What was the Washington Consensus?

  • Neoliberalism and the WC are now thought to go hand in hand. But Panizza shows that the former is a much wider concept.
  • WC was a list of policy prescriptions outlined by John Williamson  (JW) in Latin American Adjustment: How much has happened? that embodied the thinking of the economists of the time (esp. in USA). There were 10 main prescriptions:
  1. Fiscal Discipline
  2. Redirect public spending toward health/education/infrastructure i.e. that offer high economic returns and can improve income distribution
  3. Tax reform (broaden base, and cut marginal rates)
  4. Interest rate liberalization
  5. Competitive exchange rate
  6. Trade liberalization
  7. Liberalisation of FDI
  8. Privatisation
  9. Deregulation (barriers to entry)
  10. Secure property rights
  • The key for development was to emulate the market-oriented policies of the developed economies, and the evidence for this was the growth of new Asia.
  • It was a plan for stabilisation not necessarily a plan for long term growth management. Critically it does not distinguish between the best form of capitalism model; Anglo-Saxon, EU social market, Japanese corporate capitalism. It makes no claims about markets and trade in terms of welfare (JW later said the proposals should be supplemented with a PRS). It does not give “blind faith in markets” centre stage (JW).
  • Some prescriptions were very precise (deficit of no more than 2% /  Privatisation), some were e very vague (reduce tariffs to between 10 -20% in 5-10 years).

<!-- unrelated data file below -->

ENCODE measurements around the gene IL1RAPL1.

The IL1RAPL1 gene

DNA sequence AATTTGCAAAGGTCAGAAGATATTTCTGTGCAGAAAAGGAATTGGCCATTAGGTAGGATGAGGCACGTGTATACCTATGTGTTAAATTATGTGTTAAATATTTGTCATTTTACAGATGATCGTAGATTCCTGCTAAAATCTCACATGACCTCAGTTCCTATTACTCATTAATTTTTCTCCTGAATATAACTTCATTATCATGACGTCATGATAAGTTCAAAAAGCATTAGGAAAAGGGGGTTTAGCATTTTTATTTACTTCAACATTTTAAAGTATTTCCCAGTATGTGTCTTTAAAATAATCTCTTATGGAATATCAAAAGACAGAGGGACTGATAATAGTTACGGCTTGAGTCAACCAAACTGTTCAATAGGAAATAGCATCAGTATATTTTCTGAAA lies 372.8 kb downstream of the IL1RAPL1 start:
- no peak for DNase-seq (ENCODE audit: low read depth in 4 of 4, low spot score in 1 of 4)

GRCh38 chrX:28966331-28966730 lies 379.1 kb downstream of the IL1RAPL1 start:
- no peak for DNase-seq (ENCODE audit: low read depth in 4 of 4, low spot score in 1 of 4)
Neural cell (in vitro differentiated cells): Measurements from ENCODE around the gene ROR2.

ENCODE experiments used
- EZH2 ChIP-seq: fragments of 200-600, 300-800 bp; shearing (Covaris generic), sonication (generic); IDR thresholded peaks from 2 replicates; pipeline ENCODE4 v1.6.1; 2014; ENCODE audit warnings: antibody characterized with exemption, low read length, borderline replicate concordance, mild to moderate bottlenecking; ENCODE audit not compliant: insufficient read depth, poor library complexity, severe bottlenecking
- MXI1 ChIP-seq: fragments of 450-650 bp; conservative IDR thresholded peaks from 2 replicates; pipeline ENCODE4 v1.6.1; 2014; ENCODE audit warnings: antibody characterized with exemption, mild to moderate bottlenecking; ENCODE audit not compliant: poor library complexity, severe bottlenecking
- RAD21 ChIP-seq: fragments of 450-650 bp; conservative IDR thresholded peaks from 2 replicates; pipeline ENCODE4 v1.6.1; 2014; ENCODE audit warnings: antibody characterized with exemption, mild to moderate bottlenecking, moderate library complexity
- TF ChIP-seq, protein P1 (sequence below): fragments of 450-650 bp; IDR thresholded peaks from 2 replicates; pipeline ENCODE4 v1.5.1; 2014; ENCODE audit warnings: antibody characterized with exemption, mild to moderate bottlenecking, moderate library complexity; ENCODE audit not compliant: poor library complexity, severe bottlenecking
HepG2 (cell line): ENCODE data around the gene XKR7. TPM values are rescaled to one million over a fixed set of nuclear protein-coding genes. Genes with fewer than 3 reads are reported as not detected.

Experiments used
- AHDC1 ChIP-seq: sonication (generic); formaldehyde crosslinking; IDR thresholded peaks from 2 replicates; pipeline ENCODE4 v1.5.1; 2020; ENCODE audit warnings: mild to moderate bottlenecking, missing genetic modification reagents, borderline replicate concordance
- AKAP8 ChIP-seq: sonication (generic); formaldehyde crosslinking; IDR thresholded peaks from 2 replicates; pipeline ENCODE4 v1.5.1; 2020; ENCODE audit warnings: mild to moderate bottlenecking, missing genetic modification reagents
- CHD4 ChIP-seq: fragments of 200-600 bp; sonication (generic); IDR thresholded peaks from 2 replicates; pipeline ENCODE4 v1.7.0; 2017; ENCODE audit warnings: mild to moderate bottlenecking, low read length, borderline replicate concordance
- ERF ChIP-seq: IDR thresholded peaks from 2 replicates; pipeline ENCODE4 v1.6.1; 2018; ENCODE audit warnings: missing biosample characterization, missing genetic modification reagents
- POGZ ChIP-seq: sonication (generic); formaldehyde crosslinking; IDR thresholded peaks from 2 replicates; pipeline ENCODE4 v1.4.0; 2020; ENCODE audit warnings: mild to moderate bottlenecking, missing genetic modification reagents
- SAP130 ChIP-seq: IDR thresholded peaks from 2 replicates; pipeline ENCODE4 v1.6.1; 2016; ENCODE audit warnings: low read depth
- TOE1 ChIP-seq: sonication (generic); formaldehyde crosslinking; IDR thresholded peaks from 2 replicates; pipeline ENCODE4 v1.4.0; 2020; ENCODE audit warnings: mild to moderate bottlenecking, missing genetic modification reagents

• Neoliberalism (NL)on the other hand is not just about the economy. It is a social, moral and political discourse. Based on British liberalism: freedom to pursue rational self-interest and competition  as main source of innovation and growth. 
  • WC was a set of codified policy agendas, BUT it had sufficient “surplus of meaning” that it could be re-interpreted, as it was so but the NLs. 


  • NL gained it hegemonic position due to its contrast with the directed economics of the ISI period.
  • ISI was born in ECLAC in the “structuralist economic doctrines” that said that developing nations had to travel a different path of development to the already developed economies, as their infant industries had no protection from competition unlike those of the developed world when they were developing. If industry was not protected they would be condemned to being agro exporters and resource providers (comparatively cheaper than industrial goods produced by the core).
  • Used currency overvaluation and tariffs to spur on home industry. Deficits and inflation were accepted consequences.